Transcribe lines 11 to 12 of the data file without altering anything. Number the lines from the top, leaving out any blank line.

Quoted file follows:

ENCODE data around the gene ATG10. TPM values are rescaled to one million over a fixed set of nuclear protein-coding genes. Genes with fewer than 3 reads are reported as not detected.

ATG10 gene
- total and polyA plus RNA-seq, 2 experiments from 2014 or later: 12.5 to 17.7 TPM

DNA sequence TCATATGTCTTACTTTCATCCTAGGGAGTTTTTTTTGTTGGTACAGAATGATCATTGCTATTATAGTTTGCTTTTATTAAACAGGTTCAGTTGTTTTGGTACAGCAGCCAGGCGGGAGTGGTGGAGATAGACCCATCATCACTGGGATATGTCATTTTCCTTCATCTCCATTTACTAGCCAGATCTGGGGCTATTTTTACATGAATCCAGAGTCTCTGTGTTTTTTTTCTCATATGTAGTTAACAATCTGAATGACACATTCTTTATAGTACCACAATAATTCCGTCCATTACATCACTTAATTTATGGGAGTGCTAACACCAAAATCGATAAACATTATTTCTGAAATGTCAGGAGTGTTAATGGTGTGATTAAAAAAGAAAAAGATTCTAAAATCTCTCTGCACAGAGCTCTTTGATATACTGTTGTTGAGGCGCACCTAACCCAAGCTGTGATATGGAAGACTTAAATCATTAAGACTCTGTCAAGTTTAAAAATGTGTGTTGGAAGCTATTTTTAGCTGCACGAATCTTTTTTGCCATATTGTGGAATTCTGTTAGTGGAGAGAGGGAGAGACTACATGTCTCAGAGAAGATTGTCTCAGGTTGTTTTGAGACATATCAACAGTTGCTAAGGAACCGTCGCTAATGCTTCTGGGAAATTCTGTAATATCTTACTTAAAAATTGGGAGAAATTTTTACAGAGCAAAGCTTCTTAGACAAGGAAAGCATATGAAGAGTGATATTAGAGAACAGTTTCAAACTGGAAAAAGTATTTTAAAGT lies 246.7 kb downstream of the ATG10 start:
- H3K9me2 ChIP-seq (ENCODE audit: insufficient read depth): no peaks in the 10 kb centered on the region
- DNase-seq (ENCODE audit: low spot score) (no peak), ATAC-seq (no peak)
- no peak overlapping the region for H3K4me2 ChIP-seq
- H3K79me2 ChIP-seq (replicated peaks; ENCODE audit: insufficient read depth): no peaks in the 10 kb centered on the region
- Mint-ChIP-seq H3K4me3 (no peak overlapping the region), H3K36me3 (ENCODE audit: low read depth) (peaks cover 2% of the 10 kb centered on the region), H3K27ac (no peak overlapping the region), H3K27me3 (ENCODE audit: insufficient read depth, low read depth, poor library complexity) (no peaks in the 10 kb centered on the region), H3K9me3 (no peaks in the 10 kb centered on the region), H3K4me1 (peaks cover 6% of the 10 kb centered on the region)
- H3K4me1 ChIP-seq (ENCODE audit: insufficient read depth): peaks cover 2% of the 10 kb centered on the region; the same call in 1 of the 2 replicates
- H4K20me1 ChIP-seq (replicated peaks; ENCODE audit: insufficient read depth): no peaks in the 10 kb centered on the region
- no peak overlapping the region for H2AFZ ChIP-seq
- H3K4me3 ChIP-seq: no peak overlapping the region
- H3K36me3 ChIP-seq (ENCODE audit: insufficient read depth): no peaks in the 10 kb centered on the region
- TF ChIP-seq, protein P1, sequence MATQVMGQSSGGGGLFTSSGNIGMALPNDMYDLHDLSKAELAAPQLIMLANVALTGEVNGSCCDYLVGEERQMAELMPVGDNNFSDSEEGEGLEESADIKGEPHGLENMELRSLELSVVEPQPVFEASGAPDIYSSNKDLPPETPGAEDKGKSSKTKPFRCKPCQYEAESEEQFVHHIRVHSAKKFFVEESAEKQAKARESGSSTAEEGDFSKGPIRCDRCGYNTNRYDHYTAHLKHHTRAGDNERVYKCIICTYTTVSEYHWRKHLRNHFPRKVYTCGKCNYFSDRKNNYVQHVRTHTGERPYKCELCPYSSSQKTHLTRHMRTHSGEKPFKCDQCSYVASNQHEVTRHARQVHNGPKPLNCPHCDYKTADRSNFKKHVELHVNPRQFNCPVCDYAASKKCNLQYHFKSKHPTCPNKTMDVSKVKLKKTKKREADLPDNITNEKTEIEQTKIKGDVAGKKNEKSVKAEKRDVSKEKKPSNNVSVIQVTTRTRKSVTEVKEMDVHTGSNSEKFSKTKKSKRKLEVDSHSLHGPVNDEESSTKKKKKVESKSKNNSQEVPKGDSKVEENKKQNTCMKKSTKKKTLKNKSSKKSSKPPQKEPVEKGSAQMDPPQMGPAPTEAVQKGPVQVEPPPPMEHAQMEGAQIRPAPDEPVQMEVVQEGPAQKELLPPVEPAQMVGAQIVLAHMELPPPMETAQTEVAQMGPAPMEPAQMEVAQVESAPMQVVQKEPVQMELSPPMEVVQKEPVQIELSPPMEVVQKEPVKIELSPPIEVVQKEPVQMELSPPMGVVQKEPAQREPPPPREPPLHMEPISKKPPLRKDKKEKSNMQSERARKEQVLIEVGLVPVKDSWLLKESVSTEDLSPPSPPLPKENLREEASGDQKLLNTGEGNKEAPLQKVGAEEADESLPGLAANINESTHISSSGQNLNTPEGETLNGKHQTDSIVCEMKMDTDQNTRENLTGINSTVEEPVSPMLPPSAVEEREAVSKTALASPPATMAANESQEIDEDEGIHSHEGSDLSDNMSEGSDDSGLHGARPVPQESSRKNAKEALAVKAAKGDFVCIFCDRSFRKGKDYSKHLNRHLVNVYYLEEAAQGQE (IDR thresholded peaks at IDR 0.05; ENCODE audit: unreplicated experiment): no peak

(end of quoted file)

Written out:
- H4K20me1 ChIP-seq (replicated peaks; ENCODE audit: insufficient read depth): no peaks in the 10 kb centered on the region
- no peak overlapping the region for H2AFZ ChIP-seq